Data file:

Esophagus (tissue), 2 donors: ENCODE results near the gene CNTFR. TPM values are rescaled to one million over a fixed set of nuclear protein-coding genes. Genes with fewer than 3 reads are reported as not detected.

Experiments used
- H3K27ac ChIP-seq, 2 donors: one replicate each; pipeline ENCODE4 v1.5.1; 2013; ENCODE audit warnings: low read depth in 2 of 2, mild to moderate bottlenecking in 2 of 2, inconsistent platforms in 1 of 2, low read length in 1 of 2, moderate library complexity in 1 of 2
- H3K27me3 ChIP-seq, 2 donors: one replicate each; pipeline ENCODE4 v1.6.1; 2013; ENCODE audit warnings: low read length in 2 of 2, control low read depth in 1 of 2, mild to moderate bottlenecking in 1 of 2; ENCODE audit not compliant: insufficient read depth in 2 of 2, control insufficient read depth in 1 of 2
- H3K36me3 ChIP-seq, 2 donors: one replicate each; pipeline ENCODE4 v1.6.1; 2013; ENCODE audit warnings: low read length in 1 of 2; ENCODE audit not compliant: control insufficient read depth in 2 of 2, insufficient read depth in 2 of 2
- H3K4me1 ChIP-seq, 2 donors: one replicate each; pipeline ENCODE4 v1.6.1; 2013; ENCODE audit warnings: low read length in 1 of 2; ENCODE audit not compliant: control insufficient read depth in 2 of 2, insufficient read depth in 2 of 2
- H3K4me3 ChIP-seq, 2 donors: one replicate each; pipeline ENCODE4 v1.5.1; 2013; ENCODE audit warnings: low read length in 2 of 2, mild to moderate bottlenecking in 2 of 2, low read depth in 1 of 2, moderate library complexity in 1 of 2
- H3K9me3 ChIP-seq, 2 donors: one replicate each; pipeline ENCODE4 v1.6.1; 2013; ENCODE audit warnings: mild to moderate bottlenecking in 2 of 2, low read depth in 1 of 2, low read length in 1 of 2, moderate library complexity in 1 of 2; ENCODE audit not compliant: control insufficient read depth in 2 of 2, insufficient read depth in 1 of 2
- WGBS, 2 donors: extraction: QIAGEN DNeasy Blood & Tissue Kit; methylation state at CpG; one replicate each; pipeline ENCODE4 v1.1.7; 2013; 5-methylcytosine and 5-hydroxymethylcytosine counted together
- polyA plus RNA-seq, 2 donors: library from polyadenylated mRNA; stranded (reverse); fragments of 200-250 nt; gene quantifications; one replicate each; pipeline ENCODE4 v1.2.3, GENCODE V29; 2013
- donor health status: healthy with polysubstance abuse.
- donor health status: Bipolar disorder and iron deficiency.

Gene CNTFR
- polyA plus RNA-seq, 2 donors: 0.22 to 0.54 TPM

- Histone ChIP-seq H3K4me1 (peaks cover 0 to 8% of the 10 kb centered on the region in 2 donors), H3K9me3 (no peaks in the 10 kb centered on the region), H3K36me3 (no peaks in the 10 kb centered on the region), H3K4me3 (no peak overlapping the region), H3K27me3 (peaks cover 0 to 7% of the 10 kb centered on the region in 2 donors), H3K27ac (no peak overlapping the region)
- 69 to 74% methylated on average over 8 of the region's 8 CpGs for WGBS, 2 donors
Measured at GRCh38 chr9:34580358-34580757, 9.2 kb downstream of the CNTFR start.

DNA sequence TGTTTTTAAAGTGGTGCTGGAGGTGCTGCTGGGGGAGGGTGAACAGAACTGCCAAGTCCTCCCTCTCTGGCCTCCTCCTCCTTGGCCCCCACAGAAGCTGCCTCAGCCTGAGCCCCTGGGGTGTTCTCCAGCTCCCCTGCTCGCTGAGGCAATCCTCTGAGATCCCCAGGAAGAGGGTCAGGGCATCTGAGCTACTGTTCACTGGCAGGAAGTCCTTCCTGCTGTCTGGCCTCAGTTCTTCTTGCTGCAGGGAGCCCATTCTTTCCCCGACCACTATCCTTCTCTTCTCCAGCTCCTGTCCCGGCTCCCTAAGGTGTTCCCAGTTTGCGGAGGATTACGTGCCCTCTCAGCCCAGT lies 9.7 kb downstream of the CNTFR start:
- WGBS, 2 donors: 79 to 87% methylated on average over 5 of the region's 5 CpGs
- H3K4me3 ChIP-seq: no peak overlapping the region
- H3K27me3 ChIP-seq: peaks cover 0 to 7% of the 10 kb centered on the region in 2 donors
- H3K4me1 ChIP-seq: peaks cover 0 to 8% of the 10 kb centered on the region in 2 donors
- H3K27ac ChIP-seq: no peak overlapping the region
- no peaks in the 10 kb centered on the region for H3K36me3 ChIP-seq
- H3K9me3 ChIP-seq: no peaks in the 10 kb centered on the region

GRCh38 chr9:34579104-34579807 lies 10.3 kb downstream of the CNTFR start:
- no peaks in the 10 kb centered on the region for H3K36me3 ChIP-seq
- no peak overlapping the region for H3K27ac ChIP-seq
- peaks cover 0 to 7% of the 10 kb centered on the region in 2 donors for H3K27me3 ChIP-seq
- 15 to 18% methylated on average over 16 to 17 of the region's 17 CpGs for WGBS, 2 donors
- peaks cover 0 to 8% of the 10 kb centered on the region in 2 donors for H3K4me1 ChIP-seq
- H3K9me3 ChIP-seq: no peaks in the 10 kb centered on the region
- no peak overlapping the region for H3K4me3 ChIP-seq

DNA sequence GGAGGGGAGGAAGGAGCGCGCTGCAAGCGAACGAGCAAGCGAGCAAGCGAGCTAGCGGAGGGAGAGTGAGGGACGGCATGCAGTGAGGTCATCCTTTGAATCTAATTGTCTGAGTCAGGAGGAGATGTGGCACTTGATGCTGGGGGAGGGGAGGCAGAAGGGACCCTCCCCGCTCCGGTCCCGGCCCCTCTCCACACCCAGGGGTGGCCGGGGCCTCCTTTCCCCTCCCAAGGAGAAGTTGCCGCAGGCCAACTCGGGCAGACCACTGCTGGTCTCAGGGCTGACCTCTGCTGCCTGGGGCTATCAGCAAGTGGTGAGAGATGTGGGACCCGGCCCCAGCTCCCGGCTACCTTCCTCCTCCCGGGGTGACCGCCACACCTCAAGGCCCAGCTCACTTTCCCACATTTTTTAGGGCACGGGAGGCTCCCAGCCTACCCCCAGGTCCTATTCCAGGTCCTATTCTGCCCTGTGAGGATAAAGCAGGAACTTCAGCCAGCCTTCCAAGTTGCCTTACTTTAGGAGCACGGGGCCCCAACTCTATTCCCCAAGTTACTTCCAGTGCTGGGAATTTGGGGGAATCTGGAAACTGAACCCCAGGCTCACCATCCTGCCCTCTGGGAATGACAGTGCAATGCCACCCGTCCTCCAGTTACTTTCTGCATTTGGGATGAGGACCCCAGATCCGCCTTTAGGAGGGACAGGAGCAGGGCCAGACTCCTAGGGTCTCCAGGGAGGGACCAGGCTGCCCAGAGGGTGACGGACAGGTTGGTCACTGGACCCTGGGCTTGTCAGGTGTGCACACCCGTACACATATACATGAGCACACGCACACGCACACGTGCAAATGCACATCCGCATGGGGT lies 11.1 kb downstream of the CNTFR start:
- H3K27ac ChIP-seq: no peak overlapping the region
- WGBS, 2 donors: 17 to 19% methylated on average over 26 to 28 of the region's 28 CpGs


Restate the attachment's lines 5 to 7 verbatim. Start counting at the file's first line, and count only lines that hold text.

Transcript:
- H3K36me3 ChIP-seq, 2 donors: one replicate each; pipeline ENCODE4 v1.6.1; 2013; ENCODE audit warnings: low read length in 1 of 2; ENCODE audit not compliant: control insufficient read depth in 2 of 2, insufficient read depth in 2 of 2
- H3K4me1 ChIP-seq, 2 donors: one replicate each; pipeline ENCODE4 v1.6.1; 2013; ENCODE audit warnings: low read length in 1 of 2; ENCODE audit not compliant: control insufficient read depth in 2 of 2, insufficient read depth in 2 of 2
- H3K4me3 ChIP-seq, 2 donors: one replicate each; pipeline ENCODE4 v1.5.1; 2013; ENCODE audit warnings: low read length in 2 of 2, mild to moderate bottlenecking in 2 of 2, low read depth in 1 of 2, moderate library complexity in 1 of 2